There is a grand set of stairs in our rectory, connecting my second floor office with the first floor offices. I don’t think I’ve ever taken those stairs one at a time. There is a boulevard called Geary here in San Francisco that connects my parish with the archdiocesan chancery. I don’t think I’ve ever taken more than eight minutes to make that trip on my scooter. There is a computer in my office that often stops to think a few seconds before displaying this or that website. I don’t think I’ve ever not at least mentally tapped my fingers as my computer computes. It’s quite tempting these days to move faster and faster, to push, shove, and complain about delays, and to rush unthinkingly to a very bad place.
What brought this into high relief during my morning prayer was a line from Fr. Jacques Philippe’s precious little book, Search for and Maintaining Peace: “If I am still not able to remain at peace when faced with difficult situations, then it is better that I should strive to keep this peace in the easier situations of everyday life: to quietly and without irritability do my daily chores…to avoid excessive hurry in my gestures and in the way I climb the stairs! The first step on the ladder of sanctity could very well be those of my own apartment.…” The most satisfying penance I every completed, given by my longtime Dominican spiritual director, was to drive back to my old parish staying in the same lane the entire 2 hours. I will never forget the joy of so simple an act of peaceful surrender. I tried to replicate that penance a few weeks ago, but only made it halfway before pulling around what I considered an outrageously slow car in the middle lane. But at least I had an hour of peaceful joy.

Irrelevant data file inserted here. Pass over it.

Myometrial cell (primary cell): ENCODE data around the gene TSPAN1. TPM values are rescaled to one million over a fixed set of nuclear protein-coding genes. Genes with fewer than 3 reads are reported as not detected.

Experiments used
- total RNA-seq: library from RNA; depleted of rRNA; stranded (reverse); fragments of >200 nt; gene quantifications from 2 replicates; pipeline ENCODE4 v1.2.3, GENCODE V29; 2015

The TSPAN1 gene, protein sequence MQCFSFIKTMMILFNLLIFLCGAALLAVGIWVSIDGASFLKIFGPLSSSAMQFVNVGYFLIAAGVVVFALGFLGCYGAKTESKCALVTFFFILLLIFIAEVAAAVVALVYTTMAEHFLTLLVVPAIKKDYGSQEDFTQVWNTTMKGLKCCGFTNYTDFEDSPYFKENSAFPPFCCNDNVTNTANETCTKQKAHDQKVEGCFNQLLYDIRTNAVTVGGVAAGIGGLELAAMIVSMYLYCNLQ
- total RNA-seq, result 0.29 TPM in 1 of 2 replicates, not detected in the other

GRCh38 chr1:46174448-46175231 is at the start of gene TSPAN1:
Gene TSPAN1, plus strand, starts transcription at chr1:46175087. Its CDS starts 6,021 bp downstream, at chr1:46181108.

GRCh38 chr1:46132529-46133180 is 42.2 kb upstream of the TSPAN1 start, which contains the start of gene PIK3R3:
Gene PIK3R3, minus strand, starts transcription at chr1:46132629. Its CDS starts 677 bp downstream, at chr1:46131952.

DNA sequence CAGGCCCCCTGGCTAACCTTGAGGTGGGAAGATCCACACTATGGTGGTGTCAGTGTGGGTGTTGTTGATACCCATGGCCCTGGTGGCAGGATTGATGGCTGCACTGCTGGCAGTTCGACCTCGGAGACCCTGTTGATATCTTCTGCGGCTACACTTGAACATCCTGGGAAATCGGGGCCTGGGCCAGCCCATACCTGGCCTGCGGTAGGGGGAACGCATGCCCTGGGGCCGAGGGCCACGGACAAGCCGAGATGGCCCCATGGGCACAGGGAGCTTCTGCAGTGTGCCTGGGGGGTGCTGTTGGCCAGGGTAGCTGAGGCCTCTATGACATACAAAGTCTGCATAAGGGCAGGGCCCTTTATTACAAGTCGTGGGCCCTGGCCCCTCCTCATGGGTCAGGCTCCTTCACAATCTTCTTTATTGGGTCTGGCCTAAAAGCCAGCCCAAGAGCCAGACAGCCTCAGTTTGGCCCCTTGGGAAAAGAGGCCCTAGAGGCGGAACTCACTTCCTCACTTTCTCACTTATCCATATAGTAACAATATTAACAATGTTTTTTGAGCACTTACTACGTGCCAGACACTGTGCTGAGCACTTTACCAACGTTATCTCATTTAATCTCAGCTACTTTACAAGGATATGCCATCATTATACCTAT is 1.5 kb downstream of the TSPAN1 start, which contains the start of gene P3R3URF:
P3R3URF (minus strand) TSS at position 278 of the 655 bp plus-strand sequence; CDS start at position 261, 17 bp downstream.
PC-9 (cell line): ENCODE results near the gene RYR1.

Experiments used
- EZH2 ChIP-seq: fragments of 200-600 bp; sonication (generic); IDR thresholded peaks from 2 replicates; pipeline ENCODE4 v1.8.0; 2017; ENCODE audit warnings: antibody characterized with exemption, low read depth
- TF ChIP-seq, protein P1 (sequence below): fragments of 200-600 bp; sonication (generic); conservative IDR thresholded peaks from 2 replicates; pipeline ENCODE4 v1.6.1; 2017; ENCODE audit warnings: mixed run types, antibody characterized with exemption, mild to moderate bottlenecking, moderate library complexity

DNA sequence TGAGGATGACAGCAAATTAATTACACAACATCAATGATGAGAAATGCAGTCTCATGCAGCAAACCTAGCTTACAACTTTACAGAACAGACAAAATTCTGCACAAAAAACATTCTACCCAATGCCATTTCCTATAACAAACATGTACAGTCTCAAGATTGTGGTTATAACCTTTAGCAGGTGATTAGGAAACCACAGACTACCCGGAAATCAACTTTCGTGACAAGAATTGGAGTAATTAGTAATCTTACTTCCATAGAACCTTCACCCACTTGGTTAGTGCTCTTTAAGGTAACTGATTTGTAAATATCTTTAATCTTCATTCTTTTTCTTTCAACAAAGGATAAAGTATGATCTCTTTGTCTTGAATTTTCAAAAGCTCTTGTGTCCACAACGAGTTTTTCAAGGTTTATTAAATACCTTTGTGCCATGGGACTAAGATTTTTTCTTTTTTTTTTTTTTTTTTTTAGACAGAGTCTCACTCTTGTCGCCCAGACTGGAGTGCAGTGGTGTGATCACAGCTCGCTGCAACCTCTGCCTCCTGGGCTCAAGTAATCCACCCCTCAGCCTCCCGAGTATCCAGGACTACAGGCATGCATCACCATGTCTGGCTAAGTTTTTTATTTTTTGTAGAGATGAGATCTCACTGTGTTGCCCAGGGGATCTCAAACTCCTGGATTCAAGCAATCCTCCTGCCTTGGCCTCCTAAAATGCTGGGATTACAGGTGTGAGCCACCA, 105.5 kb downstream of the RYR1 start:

Life is short; eternity is long. Life is so short that we can’t afford to rush it. It will be gone before we know it, and I suspect the way we have lived (or not lived) life will determine how we live in eternity.